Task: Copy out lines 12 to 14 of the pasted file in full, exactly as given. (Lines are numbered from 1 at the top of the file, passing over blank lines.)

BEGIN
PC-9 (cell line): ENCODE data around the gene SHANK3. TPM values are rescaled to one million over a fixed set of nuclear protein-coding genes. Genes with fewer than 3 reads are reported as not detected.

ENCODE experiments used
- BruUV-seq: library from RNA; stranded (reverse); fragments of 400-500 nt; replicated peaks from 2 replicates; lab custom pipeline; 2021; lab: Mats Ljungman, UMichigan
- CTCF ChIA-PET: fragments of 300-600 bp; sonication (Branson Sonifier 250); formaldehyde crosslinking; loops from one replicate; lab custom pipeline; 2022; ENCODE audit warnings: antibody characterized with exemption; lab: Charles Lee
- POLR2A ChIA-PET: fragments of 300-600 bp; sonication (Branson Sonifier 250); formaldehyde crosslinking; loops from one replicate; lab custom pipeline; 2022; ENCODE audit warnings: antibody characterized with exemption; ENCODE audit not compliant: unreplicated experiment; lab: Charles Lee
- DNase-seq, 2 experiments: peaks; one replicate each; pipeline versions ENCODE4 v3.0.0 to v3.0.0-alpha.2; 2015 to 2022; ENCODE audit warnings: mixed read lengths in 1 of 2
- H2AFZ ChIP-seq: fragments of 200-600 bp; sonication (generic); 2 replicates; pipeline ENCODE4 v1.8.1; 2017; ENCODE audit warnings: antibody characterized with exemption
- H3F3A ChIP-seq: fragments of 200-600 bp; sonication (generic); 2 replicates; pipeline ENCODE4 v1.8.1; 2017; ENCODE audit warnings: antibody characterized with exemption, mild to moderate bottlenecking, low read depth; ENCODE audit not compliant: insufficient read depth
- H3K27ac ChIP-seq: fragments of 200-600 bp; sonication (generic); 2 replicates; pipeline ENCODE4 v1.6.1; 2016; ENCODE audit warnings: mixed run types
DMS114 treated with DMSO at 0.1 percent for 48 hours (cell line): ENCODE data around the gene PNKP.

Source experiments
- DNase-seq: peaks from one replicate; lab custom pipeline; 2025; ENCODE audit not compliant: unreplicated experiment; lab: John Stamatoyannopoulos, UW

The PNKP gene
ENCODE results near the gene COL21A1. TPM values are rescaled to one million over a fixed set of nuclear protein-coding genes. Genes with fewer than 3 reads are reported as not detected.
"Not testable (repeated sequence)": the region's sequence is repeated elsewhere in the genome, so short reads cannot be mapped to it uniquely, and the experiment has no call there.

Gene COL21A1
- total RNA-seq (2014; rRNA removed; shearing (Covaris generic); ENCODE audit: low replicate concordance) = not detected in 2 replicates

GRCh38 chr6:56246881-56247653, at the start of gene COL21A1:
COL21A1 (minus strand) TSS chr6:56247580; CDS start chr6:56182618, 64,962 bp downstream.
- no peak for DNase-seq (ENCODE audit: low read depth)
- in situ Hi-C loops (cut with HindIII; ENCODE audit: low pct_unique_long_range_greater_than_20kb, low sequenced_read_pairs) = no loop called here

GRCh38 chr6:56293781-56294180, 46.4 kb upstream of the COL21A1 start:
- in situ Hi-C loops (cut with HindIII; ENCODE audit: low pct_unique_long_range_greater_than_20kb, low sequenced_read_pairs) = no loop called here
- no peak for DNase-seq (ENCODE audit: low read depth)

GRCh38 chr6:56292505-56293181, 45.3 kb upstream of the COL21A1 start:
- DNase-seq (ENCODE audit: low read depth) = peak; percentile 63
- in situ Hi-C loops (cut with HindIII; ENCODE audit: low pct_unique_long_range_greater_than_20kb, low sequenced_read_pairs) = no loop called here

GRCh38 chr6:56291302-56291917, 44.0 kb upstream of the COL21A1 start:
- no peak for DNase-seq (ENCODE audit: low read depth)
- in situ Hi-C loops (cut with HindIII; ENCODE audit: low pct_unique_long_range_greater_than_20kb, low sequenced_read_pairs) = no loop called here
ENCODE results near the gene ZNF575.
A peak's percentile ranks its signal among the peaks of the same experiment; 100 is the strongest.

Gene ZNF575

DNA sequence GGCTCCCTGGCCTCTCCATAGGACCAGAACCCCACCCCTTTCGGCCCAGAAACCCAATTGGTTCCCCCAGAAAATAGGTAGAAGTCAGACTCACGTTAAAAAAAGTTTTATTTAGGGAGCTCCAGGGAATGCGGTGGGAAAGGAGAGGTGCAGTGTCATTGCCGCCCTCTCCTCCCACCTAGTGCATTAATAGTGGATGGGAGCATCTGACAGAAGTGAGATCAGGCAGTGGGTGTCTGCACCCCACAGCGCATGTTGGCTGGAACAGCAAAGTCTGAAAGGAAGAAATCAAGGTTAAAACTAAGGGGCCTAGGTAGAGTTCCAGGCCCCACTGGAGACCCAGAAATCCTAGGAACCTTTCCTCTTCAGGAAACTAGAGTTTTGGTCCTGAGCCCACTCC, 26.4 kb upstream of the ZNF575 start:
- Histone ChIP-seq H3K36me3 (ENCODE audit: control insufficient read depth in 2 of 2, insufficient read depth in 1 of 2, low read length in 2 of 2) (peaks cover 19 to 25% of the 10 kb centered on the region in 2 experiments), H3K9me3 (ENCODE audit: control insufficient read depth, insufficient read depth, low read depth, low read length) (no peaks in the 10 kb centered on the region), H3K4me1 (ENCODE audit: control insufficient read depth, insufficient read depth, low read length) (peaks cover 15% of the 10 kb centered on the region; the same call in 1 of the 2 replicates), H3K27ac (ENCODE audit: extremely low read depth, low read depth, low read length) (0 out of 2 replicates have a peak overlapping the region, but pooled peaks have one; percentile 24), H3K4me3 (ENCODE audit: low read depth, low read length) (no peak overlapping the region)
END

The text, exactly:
- DNase-seq: peaks from one replicate; lab custom pipeline; 2025; ENCODE audit not compliant: unreplicated experiment; lab: John Stamatoyannopoulos, UW

The PNKP gene
ENCODE results near the gene COL21A1. TPM values are rescaled to one million over a fixed set of nuclear protein-coding genes. Genes with fewer than 3 reads are reported as not detected.